On May 9, 2021, the CCP-affiliated Facebook fact checking partner Lead Stories marked a National File article about Daunte Wright, who was shot dead by a police officer who mistakenly thought she drew her taser after he refused to cooperate with police and fled the scene in his vehicle. However, Lead Stories did not actually mention National File by name in the article, and instead focused their entire fact check on a video made by Turning Point USA’s Charlie Kirk.
On April 11, news broke that a black man, Daunte Wright, was shot by police in Brooklyn Center, Minnesota, about 15 minutes from the geographic center of Minneapolis and 10 minutes from where Black Live Matter martyr George Floyd was arrested. Soon after, police issued a statement explaining that Wright was wanted for an outstanding warrant, and died as he attempted to flee the scene.
— Abby Simons (@AJillSimons) April 12, 2021
Lead Stories’ main contention is that Charlie Kirk described Wright as wanted for aggravated battery. In fact, Wright was wanted for a gross misdemeanor weapons charge, not aggravated battery. Thus, Kirk was incorrect when saying why Wright was wanted, but not incorrect to say Wright was wanted by police. In the days immediately after the shooting, before facts were made clear, National File published an article mistakenly saying that Wright was wanted for aggravated battery as well, though this publication did not quote Kirk or include his video. In fact, National File quoted The Daily Mail, a reputable outlet, which has since modified its story to explain that Wright had appeared in court for the aggravated battery charge, but was wanted for another case. We apologize to the Wright family for misstating the exact charge Daunte was wanted for at the time of the botched arrest that led to his death.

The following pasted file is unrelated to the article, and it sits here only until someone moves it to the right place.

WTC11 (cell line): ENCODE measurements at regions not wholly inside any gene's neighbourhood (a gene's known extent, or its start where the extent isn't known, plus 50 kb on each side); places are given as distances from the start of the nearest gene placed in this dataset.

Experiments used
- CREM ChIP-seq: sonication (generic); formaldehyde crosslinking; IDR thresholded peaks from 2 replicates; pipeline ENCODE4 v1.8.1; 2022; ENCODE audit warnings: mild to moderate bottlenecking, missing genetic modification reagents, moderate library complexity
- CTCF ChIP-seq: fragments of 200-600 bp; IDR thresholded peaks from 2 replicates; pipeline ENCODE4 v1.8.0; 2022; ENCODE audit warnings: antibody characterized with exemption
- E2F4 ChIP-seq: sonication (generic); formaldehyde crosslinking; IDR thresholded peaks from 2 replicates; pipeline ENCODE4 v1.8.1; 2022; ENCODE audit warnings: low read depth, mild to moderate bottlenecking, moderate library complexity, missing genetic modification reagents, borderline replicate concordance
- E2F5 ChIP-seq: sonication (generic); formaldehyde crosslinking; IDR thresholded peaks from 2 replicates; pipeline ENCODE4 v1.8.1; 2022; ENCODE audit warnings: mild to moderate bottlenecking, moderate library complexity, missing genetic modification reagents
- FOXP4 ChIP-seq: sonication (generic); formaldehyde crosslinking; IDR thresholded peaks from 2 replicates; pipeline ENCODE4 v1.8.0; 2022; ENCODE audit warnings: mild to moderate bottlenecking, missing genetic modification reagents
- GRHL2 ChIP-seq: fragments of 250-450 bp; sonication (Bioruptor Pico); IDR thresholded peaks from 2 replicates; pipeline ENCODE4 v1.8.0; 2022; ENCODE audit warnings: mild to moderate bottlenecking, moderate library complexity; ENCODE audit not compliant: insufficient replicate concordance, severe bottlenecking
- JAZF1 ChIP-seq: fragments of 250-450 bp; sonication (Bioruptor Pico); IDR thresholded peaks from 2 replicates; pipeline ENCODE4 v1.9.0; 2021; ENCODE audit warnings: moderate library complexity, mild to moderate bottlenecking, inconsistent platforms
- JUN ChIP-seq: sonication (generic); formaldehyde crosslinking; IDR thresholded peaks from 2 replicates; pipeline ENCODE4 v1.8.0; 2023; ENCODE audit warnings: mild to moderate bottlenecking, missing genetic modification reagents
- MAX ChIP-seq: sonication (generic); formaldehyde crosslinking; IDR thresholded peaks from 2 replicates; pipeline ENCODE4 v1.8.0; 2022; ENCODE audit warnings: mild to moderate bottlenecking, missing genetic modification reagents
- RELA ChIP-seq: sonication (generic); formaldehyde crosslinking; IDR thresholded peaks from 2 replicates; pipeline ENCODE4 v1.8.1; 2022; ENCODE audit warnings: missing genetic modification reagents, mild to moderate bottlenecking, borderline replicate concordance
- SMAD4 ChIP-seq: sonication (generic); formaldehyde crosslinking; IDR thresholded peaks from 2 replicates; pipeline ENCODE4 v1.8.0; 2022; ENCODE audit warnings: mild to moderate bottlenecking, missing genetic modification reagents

In 2020, Mark Sidney, the co-founder of the social networking site Spreely, explained to National File that Facebook has created a financial incentive for Lead Stories – which was founded by a former CNN employee – and other fact checkers to fact check content and rate it false based on arcane or subjective information. Sidney told National File, “Any time they fact check an article, Facebook adds a disclaimer that allows the fact checker to obtain the reach and distribution of the original content and redirect the traffic to their site,” added Sidney, “Which sustains itself off ad revenue based off the amount of traffic that they receive.”
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Author: Tom Pappert
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